Loose Side Braid
When pushed off to one side and intentionally messy, a traditional three-strand braid is anything but boring. Create a deep side part, then place hair on the opposite side. (For example, if you part on the left, the braid should go on the right.) For added fullness and body, work a volumizer throughout. "The texture is what makes the look sophisticated, rather than childish," says Reyna Zaragoza, stylist and lead educator at Mixed Co. Salon in Chicago, who likes Unite Expanda Dust Volumizing Powder ($24; shop.unitehair.com). Loosely braid the hair, and don't worry if some pieces fall out; the goal is imperfection. Secure with a hair tie, then gently tug on each side of the braid to loosen it and make it look wider, Zaragoza says.
Take a little Scandinavian inspiration with this plaited look that's much easier to do than it appears. Create a center part (using your fingers is fine, it doesn't have to be perfectly straight), then braid each side in a basic braid, so that you end up with pigtails, says Zargoza. Lift one up and over, so that it crosses your head, and secure the ends with bobby pins behind the opposite ear. Repeat on the other side, placing the second braid just behind the first. Finish with a hit of hairspray to tamp down errant flyaways.
Transform a basic ponytail with a fishtail braid. Pull hair back into a pony, securing it at the back of your head, right where your skull starts to curve outward. To create the fishtail, split the pony into two equal-size pieces. Take a small strand from the left section and bring it over to the right. Repeat on the other side, taking a small piece from the right and crossing it over to the left. Repeat until you get to the end of the ponytail. Secure with a clear elastic, then wrap a tiny bit of hair from the ends around to cover the elastic. Gently tug on the braid to loosen it, but not so much so that you lose the definition. Keep in mind that this look is best for those with long hair, since on a shorter ponytail the fishtail braid won't be as dramatic.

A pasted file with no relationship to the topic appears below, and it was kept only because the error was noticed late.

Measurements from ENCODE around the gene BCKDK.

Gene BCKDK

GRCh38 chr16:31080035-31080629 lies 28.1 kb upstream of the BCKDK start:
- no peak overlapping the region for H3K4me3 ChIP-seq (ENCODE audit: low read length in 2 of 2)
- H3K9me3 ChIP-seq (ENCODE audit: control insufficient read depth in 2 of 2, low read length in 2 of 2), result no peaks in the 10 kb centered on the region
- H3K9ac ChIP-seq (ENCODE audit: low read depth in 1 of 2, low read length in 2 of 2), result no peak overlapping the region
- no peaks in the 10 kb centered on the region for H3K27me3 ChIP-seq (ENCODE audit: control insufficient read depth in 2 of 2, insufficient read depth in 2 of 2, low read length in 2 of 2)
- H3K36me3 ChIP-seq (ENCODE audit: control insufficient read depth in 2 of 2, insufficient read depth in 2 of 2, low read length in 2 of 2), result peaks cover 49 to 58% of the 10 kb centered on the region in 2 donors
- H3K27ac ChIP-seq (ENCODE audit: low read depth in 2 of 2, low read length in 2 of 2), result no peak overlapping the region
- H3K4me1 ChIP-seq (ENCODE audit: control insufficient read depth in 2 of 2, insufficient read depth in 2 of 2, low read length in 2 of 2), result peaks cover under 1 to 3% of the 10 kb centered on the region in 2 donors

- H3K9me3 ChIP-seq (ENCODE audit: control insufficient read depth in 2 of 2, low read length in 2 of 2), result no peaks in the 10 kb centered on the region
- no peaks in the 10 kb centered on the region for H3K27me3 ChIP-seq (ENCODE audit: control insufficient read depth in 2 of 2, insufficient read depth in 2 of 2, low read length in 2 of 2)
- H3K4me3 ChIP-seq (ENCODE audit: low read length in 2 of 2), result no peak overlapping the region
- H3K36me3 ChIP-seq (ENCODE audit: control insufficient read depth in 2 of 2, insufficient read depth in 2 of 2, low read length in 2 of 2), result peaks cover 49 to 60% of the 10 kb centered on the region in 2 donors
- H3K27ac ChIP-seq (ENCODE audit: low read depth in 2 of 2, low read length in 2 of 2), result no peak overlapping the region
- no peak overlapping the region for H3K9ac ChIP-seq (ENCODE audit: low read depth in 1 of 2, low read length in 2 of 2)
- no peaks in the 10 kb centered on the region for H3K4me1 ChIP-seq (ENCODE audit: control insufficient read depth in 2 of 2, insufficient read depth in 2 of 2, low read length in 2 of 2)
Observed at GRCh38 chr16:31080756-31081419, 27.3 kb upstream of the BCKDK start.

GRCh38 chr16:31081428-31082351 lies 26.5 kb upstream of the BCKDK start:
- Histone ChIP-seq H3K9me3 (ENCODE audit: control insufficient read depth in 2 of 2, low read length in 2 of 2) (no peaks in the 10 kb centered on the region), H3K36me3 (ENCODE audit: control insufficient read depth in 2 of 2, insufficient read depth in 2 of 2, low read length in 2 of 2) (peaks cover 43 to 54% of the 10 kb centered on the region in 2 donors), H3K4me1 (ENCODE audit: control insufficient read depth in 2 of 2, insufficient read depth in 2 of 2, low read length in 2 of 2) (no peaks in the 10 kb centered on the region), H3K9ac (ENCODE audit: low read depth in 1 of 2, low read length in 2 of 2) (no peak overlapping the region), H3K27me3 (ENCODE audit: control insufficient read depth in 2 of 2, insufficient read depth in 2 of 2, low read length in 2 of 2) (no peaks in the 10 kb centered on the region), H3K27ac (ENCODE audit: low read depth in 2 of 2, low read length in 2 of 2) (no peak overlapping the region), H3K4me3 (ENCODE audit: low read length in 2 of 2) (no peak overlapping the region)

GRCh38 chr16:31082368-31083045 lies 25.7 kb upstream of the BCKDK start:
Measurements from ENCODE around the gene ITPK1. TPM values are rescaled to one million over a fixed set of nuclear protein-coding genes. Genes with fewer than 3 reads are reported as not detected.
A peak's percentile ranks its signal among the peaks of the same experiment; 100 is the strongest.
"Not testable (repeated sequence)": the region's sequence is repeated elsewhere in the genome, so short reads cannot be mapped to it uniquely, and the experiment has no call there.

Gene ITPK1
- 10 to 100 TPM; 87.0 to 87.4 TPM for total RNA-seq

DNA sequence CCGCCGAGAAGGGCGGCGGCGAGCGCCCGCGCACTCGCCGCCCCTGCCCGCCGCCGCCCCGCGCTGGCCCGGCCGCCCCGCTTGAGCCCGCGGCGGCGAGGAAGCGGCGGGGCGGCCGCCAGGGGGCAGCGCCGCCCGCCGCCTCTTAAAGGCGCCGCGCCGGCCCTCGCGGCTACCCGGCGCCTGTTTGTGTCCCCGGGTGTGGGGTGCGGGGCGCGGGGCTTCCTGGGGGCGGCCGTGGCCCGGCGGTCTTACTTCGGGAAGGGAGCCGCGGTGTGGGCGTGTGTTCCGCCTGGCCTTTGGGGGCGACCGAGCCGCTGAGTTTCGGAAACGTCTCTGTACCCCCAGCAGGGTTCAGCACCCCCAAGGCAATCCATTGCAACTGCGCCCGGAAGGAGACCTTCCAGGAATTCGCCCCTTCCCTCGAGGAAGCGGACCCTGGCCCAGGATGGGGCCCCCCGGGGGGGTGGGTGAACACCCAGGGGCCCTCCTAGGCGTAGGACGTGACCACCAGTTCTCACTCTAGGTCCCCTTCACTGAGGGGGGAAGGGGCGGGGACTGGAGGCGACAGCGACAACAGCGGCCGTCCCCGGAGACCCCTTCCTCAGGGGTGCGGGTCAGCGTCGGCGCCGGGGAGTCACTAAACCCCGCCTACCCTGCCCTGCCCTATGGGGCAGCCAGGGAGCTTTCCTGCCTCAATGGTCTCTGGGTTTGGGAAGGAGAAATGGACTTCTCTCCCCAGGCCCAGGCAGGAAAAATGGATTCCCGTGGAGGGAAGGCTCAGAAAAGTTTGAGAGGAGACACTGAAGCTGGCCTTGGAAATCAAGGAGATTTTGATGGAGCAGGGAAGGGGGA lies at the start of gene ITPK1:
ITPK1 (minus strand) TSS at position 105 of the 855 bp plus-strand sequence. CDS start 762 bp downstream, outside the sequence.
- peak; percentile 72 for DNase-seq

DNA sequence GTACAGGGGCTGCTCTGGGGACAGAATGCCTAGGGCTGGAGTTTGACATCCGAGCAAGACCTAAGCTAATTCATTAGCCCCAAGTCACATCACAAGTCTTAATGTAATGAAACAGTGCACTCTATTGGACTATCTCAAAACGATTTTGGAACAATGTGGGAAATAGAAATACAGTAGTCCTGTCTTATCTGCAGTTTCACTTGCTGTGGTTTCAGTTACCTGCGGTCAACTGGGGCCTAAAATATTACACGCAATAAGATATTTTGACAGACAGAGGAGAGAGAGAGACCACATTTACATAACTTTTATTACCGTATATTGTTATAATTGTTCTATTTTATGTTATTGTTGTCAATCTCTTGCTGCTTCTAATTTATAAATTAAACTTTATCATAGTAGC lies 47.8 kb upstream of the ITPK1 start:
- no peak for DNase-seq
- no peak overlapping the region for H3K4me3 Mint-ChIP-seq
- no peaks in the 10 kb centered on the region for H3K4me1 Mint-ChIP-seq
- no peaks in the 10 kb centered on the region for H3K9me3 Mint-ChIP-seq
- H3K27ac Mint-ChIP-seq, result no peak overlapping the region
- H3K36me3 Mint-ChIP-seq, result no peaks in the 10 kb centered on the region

Elegant yet effortless, this 'do is perfect for special occasions and also for every day because it keeps your hair away from your face and off your neck. Find your natural part and split hair into two sections. Take one section and gently start braiding (a French or regular braid works well), moving ever-so-slightly away from the hairline. "Remember that this look is whimsical and soft," says Gregorio Ruggeri, co-owner of Salon Ruggeri in New York City, so don't pull too tightly. Braid along the hairline until you get to the nape of your neck, and use an elastic at the end of the braid. Do the same on the other side, placing that braid on top of the other and securing both with bobby pins.
Wondering what to do with those bangs you're trying to grow out? Braid 'em! Take a small section at the front -- about an inch wide, so that you can see the detail of the braid -- and French braid it right along the hairline, explains Zargoza. Pin in place, then pull a little bit of hair from the back of your head over the top to hide the pins, adds Ruggeri.
It's time to change up your same old topknot. To create this simple but sophisticated style, Ruggeri recommends braiding a ponytail in a classic, three-strand braid. Secure at the end with an elastic, then very gently pull apart the braid to loosen it and make it look larger, he says. Bring the braid toward your forehead and pin at the base of the ponytail, before coiling it around the base to form the bun. Pin in place, then give your head a good shake to make sure everything is tight and secure, suggests Zargoza.